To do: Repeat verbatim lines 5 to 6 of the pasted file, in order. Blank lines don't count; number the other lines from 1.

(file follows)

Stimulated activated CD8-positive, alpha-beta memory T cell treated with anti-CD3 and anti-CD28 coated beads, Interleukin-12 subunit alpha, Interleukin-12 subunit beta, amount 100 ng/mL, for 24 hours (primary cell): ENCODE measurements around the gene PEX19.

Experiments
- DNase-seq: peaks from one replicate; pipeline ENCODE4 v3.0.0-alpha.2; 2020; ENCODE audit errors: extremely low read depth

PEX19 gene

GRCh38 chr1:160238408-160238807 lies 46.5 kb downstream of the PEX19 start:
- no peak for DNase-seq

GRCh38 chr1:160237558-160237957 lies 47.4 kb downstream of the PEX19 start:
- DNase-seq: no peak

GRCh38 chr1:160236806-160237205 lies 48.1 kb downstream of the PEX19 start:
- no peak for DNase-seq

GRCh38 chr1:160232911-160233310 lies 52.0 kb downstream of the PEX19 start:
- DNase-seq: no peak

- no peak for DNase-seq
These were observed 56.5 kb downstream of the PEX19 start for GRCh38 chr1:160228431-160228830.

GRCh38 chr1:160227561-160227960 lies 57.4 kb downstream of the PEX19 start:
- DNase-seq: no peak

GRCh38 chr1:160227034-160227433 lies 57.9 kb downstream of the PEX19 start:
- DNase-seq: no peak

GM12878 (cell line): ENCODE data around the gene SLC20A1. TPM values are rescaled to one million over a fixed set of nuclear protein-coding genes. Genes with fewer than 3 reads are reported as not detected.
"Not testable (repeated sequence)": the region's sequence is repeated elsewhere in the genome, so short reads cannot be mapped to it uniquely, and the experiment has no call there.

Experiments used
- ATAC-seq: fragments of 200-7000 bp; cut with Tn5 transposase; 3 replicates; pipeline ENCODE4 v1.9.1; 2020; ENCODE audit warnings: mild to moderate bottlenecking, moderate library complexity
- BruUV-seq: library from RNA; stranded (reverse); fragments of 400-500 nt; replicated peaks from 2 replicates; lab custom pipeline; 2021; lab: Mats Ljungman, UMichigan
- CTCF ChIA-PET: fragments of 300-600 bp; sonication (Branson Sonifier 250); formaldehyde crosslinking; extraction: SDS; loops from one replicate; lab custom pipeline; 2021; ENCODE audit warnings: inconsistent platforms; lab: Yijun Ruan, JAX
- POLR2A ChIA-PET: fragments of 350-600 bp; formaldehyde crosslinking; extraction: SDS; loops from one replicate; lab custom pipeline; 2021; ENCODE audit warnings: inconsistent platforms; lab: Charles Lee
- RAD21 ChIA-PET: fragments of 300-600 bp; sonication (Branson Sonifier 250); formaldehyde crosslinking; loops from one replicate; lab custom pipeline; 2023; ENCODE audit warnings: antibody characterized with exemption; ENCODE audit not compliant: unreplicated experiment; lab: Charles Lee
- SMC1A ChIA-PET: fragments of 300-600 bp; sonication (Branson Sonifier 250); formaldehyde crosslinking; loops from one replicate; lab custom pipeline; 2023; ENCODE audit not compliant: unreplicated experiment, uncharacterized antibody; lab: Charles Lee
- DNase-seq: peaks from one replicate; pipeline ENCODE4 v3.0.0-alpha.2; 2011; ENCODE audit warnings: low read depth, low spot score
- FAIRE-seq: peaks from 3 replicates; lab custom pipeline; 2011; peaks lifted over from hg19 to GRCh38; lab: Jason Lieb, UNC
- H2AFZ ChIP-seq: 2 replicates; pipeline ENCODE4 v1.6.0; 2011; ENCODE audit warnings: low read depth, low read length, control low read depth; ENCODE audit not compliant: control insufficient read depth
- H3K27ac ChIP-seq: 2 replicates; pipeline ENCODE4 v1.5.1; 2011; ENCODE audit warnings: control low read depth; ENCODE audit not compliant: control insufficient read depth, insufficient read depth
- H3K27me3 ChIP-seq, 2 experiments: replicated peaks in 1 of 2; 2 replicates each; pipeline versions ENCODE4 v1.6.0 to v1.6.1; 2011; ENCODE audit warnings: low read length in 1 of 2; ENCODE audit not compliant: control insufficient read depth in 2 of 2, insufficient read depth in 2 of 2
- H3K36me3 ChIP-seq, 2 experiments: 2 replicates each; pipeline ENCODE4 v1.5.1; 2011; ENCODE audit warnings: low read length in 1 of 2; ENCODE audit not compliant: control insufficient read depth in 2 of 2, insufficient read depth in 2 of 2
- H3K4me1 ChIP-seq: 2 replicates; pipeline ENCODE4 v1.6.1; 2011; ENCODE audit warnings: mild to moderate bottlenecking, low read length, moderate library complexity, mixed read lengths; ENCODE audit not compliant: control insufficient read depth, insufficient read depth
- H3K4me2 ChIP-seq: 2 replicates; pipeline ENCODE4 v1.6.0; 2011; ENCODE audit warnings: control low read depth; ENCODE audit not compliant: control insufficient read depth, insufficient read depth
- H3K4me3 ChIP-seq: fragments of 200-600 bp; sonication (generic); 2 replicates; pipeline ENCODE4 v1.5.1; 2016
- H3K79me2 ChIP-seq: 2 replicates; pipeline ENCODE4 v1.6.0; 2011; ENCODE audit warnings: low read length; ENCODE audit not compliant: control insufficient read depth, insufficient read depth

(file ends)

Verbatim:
GRCh38 chr1:160238408-160238807 lies 46.5 kb downstream of the PEX19 start:
- no peak for DNase-seq